Our morning with Cycling for Cities Changing Diabetes

On 16 June 2019 we took part in Team Novo Nordisk”s Cycling for Cities Changing Diabetes Ride. The start was in Leicester’s Town Hall Square with great support from local cycling organisations. Leicester Wheels for All was there supporting the event and the aims of Cities Changing Diabetes.

Or – Jake’s story.

We publicise our open events so that as many of our participants and the wider public can join in. Not everyone can join but we usually have a good turnout. For the Grand Départ, starting at 09:00 we had a lot of interest at first but then, as often happens, people found that they weren’t able to come. Some of our participants have care and support needs which means that getting up and out for a nine o’clock start in the middle of town is challenging. One of the things we have learned is that the ideal time for people in care homes or at home with personal assistance is usually in the morning between 10 and 12 o’clock.

One of our participants who has low vision caused by retinitus pigmentosa and who lives in Nottingham said, “I’m coming.”

“Great Jake, see you there at nine o’clock.”

We heard some more over the next week about bus connections and Jake was working out the best way to Leicester on a Sunday morning. Bus and train services are not very frequent on Sundays. We weren’t sure whether he could make it for the Novo Nordisk send-off.


8:45 and no sign of Jake. “He couldn’t make the connections work” we said. Then – white stick in hand – he appeared. “Get the tandem ready, Jake’s here! Great to see you, Jake. What time did you set off?”

“Five forty,” he said.

His journey needed three buses to get to Leicester St Margarets Bus Station and the route was via East Midlands Airport. What a journey to get to us for the Grand Départ“. It is clear how determined he was to get to the event and to show just how single-minded he is, he said, “I want to ride on the recumbent”.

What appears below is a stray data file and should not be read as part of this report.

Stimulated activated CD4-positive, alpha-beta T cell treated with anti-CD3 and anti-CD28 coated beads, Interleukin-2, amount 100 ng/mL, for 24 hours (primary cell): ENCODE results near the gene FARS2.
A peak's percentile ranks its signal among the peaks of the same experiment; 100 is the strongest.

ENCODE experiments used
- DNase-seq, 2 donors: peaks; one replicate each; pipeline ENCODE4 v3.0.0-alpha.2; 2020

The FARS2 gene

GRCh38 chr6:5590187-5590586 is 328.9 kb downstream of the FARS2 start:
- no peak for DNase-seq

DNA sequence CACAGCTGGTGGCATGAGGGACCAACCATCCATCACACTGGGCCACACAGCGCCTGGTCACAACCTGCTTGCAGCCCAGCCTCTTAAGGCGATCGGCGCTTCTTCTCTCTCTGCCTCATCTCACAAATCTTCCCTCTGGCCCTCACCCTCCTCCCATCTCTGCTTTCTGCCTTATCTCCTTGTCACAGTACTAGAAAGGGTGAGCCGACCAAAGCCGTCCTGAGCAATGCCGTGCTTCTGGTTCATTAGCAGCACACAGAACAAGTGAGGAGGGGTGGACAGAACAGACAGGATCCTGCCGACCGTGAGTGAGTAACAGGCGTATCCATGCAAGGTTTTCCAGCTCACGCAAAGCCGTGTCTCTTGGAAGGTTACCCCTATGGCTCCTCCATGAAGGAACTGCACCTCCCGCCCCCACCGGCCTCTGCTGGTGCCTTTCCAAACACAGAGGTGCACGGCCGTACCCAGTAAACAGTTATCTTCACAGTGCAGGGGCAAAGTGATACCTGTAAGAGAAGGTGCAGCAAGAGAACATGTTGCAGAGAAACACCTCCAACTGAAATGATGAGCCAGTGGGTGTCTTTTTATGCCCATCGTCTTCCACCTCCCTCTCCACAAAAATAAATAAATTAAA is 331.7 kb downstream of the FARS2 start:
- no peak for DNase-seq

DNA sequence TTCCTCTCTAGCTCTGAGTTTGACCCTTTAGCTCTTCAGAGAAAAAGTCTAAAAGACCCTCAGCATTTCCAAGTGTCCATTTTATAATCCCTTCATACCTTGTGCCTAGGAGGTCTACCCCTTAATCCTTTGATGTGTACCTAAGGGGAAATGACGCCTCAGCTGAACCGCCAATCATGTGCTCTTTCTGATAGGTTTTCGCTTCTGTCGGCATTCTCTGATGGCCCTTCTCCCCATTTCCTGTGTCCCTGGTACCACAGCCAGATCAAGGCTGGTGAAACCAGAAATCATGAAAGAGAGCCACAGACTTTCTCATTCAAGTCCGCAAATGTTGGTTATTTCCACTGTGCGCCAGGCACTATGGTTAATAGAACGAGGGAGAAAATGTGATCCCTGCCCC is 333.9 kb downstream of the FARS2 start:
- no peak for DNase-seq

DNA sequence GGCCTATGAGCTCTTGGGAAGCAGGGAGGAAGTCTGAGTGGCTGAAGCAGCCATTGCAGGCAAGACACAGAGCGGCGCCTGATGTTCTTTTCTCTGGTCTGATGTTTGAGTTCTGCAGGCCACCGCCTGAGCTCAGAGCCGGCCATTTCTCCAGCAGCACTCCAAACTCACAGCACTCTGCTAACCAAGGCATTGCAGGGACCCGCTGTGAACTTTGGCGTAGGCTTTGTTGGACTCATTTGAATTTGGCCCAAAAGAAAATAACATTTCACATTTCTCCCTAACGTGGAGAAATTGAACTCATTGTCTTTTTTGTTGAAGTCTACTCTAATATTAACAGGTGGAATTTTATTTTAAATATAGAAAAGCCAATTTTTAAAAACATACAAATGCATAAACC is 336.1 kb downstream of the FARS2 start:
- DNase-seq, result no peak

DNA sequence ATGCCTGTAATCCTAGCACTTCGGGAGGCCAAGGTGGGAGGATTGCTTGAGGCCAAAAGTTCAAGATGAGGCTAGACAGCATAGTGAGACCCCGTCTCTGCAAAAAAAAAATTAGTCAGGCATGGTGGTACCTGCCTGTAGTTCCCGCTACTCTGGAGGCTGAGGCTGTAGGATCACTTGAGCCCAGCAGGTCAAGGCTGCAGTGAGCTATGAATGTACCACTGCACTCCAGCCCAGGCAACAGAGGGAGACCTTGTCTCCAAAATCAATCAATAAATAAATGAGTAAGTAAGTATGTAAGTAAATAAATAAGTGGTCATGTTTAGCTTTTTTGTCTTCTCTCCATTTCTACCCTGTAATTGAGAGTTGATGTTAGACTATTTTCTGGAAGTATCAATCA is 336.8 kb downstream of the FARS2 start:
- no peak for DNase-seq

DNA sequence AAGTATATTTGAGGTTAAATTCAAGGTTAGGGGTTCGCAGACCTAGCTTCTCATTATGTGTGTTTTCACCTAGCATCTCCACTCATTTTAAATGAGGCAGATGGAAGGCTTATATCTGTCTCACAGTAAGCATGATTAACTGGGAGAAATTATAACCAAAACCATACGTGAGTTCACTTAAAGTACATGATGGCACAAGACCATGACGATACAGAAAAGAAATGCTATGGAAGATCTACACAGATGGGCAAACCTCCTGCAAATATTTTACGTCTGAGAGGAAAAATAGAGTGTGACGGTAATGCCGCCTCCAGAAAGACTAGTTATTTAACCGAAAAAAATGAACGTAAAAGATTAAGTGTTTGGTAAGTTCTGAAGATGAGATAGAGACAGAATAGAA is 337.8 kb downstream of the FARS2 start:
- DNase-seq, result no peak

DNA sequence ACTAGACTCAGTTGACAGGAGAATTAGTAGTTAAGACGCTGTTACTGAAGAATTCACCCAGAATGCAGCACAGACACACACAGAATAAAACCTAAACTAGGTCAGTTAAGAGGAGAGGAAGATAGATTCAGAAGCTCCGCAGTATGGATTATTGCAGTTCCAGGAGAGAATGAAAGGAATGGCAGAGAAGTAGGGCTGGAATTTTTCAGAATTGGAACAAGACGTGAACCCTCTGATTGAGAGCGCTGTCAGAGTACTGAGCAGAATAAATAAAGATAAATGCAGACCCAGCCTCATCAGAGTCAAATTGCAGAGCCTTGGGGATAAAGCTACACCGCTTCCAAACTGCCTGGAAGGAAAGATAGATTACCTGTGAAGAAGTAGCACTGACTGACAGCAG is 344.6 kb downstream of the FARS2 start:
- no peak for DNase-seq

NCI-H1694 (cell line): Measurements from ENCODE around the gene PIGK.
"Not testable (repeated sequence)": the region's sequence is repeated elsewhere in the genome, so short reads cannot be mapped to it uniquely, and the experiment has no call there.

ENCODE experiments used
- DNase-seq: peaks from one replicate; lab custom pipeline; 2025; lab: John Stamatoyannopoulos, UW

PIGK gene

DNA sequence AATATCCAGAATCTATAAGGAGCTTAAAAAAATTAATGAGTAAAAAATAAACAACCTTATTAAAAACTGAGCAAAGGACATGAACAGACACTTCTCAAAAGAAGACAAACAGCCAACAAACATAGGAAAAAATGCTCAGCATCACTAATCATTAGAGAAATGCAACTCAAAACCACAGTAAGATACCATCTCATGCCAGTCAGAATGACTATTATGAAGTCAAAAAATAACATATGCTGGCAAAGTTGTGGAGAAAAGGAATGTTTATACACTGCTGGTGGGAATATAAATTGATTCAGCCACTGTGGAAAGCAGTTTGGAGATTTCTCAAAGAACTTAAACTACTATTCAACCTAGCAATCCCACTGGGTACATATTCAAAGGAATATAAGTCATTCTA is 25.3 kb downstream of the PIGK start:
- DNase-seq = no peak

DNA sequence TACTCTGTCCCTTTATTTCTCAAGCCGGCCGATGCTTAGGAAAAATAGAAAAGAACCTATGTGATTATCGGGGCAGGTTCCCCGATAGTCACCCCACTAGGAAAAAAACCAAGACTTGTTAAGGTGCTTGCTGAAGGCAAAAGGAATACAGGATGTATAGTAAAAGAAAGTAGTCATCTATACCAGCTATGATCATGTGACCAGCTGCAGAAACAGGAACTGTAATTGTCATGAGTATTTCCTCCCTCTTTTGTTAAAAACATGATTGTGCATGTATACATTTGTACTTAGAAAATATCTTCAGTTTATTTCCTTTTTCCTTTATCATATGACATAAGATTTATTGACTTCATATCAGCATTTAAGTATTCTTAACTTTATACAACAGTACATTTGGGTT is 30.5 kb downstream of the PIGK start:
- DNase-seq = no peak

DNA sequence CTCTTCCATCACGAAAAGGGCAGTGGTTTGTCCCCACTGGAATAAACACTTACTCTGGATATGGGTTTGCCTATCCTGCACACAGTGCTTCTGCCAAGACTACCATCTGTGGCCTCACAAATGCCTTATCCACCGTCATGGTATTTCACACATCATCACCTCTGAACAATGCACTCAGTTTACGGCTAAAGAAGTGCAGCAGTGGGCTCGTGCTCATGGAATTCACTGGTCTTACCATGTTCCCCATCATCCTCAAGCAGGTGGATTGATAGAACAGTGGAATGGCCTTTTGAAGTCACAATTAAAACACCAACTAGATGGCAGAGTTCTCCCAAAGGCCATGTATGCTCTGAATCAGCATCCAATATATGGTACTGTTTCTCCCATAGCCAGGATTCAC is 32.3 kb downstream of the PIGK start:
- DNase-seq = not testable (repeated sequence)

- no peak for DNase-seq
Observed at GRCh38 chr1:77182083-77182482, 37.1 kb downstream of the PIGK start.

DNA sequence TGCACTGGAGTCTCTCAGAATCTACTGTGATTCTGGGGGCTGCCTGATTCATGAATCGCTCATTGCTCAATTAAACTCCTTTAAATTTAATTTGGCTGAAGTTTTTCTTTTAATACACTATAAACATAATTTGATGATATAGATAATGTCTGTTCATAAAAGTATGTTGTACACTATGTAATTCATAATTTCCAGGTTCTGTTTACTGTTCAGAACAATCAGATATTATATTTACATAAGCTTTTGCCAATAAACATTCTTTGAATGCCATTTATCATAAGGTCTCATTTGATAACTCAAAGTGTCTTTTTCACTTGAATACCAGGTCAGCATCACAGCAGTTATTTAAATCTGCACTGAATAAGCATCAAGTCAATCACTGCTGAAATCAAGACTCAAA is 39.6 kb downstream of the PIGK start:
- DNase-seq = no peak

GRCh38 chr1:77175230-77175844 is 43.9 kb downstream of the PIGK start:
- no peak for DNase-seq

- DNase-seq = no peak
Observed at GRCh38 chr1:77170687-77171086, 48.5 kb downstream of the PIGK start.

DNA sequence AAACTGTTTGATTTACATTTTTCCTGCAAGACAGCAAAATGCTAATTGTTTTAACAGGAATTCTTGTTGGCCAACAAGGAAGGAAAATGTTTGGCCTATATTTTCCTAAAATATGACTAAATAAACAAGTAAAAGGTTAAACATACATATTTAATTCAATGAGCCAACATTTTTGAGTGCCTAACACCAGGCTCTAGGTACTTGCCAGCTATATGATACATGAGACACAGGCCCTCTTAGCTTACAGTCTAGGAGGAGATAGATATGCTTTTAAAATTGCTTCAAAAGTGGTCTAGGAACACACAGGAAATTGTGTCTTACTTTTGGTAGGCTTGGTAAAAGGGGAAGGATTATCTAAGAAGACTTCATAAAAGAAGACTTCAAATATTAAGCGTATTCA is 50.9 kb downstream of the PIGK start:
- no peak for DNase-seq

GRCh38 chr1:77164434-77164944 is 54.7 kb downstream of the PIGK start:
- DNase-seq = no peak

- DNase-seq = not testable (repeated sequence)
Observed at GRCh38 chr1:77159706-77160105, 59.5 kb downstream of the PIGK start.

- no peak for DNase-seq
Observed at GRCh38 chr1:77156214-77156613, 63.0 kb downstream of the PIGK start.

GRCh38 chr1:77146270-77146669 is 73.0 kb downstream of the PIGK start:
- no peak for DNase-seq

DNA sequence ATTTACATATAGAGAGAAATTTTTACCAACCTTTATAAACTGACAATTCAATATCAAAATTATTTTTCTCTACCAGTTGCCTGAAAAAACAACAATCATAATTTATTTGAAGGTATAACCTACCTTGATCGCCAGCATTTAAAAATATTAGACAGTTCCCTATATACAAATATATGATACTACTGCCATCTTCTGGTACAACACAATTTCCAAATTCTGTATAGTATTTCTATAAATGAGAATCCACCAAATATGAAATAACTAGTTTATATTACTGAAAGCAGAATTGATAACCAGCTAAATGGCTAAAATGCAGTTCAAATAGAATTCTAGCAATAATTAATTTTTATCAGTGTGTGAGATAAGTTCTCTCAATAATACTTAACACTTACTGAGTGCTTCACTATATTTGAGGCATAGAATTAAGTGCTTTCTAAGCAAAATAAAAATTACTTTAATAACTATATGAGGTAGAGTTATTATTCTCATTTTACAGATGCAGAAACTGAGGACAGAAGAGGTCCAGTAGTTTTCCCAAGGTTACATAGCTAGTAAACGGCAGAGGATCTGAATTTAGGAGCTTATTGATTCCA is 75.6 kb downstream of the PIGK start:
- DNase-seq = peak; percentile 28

“We’re going on the road, Jake – you can be stoker on the Dawes Tandem.”

“I want to go on the recumbent – I rode one like it at Sheffield Athletics track last week.”

Head full of risk assessments and road riding etiquette our session leaders started to reason with him. This is the public highway, Jake, let’s stick to the tandem for now.”

The Dawes Tandem, seen here outside Vista’s New Wycliffe Home in Rushey Mead.

Long story short – Jake was single-minded and set on riding the recumbent. We quickly formed a plan where Jake could ride in a shield of Leicester Women’s Velo members and Ride Leaders, for the first stage of the ride to Abbey Park. Jake didn’t put a foot wrong and everyone enjoyed it.

Our group at Abbey Park. Jake on the red recumbent centre front.
A view of Retinitis Pigmentosa – this is Jake’s condition.

More about urban diabetes

The Team Novo Nordisk Ride is to raise awareness of rising levels of diabetes, particularly in cities. Every member of the professional cycling team has Diabetes Type 1.

By 2045, an astounding 736 million people could be living with diabetes. Given the devastating human and economic cost that diabetes and its complications have on individuals, families and communities, this growth is simply unsustainable2.

Urban diabetes demands new ways of 
looking at old problems

Professor David Napier of University College London understands better than most how the problem of diabetes keeps growing, despite our understanding of the biology and genetics of the disease.

In cities like London, long commutes, unhealthy diets, desk jobs and lack of exercise create a perfect storm of diabetes risk factors. Find out why Professor Napier believes a multi-disciplinary approach founded on new forms of research and community action is the only way to conquer urban diabetes.

We must change the trajectory of the rise in diabetes – and that means setting a bold ambition that no more than 1 in 10 adults globally has the disease.

To achieve this will require ambitious action on the biggest modifiable risk factor for diabetes – obesity: we must reduce obesity by 25% globally between now and 2045 . If we do that, we will bend the curve on the huge rise in diabetes prevalence, and prevent an extra 111 million people developing the disease.

Professor David Napier on reducing urban diabetes.